Seasoned ears only

I've got too much time on my hands. Like many audiophiles, I'm always trying to achieve that symbiotic system nirvana; the sound you remember from one place or another that you just can't seem to achieve again. I was thinking that several companies have introduced truly remarkable speakers in the last 30 years, but many of us are obsessed with the "newest thing."

Think of such speakers as the ugly but brilliant Yamaha NS-1000 monitors, the many Quad electrostatics, the AR-9, the original Von Schweikert VR-4. Some truly amazing speakers that you can find at a fraction of their original cost today.

How do those of you with the more seasoned ears think a pair of, for example, Von Schweikert VR-4 would match up with most of today's under $10,000 speakers? Sometimes I think the Quads, VR-4 and NS-1000 knocked my socks off at the time more than most speakers introduced today. Do you think we are being seduced into buying the "newest thing" because of our audio bug vulnerability, or are today's speakers really any better??
I agree completely on the Yammies. I've got two pair, and still feel they are better than almost everything else I've compared them to over the widest spectrum of music over many years.

Here I am, about to buy a pair of Sonus Faber Guaneri Homages this weekend to replace my B&W 805s that I use as small remotes to match my Yammy mains, and wondering why I'm preparing to spend the money.

Must be the looks of the Guaneris, I suppose.

If the Yammies looked like that, they would probably have dominated the speaker market Microsoft-style for a generation.

I only once heard original Quad ESL's, in a shop. That was the first time I was blown away by speakers after buying my first Yammies many years ago. They completely changed my idea of what audio was "supposed to" sound like. It was as if all of my life I had been inside a room, looking at paintings on the walls, thinking they were windows looking out into the real world. Then one day someone put a photo on the wall, shocking me with detail seen for the first time ever, changing my perception of everything, but the photo was in black-and-white.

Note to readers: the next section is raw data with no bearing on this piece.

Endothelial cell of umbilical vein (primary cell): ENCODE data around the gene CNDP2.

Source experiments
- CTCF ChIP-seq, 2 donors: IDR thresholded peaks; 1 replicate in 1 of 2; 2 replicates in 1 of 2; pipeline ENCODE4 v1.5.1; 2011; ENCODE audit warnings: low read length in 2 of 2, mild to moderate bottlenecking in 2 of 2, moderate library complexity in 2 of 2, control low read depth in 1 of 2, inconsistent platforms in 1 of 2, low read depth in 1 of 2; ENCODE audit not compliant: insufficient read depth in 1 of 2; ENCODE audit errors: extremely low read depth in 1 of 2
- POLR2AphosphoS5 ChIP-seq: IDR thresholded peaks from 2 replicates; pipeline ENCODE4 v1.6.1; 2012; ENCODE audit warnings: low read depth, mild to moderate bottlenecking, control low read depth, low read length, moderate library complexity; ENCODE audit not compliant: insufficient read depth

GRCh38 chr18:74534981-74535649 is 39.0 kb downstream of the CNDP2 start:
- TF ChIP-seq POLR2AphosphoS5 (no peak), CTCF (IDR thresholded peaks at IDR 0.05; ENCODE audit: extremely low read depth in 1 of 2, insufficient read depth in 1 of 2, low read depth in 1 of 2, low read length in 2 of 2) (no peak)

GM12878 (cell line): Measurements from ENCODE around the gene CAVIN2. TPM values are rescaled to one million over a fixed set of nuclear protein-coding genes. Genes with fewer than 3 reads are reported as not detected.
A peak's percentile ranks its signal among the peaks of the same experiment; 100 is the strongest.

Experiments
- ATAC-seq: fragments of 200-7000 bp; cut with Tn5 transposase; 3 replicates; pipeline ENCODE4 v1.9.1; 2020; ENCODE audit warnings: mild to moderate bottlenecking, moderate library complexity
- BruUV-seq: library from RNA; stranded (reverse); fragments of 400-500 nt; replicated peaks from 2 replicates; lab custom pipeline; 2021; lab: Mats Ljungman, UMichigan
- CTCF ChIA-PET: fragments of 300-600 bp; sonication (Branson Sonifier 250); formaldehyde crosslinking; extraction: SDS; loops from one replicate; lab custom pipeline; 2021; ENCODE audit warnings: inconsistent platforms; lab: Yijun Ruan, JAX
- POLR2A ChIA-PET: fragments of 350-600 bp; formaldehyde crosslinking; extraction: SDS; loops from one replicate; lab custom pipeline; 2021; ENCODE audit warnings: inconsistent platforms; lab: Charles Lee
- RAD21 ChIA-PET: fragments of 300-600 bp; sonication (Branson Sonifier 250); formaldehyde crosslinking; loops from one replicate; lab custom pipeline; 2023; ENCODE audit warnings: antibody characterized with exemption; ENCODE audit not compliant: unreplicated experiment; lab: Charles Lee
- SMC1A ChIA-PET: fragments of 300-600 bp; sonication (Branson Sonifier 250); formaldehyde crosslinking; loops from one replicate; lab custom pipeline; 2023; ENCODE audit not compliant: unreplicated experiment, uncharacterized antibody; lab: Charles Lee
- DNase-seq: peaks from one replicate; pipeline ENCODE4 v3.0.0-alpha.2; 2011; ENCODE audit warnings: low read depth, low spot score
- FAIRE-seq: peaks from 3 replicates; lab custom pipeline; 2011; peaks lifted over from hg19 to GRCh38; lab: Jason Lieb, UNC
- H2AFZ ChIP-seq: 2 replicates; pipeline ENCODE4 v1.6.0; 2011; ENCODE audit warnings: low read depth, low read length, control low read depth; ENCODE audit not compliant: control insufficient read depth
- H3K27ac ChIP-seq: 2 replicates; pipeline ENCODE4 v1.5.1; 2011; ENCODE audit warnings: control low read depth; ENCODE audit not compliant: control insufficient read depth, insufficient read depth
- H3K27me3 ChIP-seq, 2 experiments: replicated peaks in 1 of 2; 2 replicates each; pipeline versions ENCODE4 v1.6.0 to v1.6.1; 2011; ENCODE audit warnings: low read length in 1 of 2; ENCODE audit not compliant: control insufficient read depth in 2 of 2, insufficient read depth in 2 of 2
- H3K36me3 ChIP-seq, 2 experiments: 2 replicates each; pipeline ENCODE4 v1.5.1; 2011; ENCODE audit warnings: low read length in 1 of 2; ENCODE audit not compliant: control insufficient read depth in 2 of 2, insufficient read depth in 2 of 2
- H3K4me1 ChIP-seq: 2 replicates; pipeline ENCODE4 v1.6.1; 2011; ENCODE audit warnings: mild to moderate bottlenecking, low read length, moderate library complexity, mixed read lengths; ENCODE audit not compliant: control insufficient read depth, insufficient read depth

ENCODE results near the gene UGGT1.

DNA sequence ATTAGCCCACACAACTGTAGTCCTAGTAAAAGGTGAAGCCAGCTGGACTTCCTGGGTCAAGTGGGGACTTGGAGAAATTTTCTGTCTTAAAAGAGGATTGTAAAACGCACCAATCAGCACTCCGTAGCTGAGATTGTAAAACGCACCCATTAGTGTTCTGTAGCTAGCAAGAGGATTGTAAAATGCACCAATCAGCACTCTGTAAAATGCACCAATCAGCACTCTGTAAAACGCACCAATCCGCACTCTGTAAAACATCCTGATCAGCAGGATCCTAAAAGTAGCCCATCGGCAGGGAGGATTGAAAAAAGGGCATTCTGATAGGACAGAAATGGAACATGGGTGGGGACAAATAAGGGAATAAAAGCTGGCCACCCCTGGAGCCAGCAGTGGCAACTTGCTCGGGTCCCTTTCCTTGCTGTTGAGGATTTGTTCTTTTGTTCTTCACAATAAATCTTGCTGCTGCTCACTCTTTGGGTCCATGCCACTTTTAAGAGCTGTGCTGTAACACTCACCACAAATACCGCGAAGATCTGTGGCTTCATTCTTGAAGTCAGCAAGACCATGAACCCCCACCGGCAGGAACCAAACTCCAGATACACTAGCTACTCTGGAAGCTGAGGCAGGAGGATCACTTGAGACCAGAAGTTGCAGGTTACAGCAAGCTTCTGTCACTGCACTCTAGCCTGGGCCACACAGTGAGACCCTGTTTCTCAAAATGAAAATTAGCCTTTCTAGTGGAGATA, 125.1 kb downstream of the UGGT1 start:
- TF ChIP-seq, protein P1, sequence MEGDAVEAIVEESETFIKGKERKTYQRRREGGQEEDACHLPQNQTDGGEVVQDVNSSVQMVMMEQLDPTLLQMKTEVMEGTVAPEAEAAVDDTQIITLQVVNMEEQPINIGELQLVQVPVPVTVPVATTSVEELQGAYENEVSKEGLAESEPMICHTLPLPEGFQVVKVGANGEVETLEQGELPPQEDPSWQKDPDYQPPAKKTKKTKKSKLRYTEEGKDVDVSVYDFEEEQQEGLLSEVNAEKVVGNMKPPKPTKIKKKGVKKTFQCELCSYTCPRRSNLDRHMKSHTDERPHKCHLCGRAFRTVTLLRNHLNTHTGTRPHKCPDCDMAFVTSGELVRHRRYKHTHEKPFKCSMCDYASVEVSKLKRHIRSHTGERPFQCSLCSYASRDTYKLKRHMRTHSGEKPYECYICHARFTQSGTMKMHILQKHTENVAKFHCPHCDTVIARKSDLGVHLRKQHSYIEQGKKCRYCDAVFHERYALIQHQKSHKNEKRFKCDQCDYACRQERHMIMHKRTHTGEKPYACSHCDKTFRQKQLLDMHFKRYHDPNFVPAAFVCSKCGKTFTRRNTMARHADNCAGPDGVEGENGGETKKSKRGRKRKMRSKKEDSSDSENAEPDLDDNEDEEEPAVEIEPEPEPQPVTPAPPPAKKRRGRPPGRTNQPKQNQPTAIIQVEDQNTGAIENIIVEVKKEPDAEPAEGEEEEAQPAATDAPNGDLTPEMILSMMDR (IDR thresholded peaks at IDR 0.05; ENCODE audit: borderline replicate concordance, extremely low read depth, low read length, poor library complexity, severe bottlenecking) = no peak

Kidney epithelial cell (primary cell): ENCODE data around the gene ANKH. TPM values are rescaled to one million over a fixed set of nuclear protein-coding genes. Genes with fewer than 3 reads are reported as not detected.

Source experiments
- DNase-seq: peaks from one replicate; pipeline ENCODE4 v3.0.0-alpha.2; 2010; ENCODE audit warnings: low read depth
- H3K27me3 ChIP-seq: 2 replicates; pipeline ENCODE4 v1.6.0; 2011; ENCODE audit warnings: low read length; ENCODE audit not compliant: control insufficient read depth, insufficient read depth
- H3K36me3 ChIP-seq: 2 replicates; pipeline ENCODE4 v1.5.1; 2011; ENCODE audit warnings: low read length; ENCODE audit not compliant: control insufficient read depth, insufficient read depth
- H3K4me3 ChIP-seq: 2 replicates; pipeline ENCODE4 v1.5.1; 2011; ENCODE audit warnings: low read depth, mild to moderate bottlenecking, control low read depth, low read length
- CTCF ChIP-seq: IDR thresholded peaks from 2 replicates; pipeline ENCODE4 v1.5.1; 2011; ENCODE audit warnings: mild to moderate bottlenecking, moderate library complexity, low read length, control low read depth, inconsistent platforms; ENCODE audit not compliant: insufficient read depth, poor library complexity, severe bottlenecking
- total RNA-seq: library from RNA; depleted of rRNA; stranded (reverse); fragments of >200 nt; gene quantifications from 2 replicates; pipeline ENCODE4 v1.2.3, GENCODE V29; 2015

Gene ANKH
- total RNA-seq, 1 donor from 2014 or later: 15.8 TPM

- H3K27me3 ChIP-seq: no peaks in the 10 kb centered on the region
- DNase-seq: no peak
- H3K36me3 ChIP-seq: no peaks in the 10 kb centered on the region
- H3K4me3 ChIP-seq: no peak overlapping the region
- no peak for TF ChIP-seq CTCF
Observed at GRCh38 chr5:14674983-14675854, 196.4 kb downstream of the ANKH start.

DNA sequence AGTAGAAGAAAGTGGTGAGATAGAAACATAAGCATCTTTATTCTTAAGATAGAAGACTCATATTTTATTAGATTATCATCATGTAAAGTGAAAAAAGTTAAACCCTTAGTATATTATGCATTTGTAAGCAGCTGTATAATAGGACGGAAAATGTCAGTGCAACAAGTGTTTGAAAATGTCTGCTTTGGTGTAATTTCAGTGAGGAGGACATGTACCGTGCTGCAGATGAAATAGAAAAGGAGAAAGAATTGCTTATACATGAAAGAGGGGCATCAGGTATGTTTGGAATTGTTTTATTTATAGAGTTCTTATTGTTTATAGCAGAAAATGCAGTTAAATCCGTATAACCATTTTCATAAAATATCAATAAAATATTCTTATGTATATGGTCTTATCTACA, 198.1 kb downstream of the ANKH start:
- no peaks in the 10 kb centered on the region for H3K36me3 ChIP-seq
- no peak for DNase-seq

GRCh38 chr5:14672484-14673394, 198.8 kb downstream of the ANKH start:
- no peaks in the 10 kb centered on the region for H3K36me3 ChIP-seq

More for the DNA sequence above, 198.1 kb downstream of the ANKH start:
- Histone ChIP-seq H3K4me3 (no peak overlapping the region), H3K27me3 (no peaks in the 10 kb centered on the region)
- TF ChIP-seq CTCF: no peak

Too bad there is no way to fit those ESLs in my odd-shaped ancient house. I'd love to have those in one room and my Yammies in another.
Loved those double stacks of Advents. We used to set those up at friends house over by KSCO.
Now, I'm not really sure that you have the best garage set up in Capitola.
My current speakers are around 20 years old. I've heard many current models, some of them in my own home on my own equipment, and don't feel the need to change.
I feel a good design is still a good design. If well executed, I don't see a reason why it won't sound good today. The only thing that might spoil the party are ageing parts, especially on electrostatic speakers.
Speakers have gotten better, but progress is gradual -- so gradual that the best speakers of 20 or 30 years ago can still satisfy. After all, they were great to listen to then. And there are great bargains to be had, if you're prepared to deal with problems of aging and parts availability. The safest approach may be to buy something that was made within the last 10 years or so -- not likely to have problems, parts are probably available, technology hasn't improved all that much, but you can get a good bargain by buying something off the "have to have the latest" crowd. On the other hand, if you're willing to put in some elbow grease, I'll hazard that you can come pretty damn close to a pair of Magicos or anything else for not much more than pocket change.
Progress is also not even across an entire industry. The best speakers of 25 years ago will still be better than mediocre speakers of today, often regardless of cost. OTOH, mediocre speakers of years ago will only seem worse with time.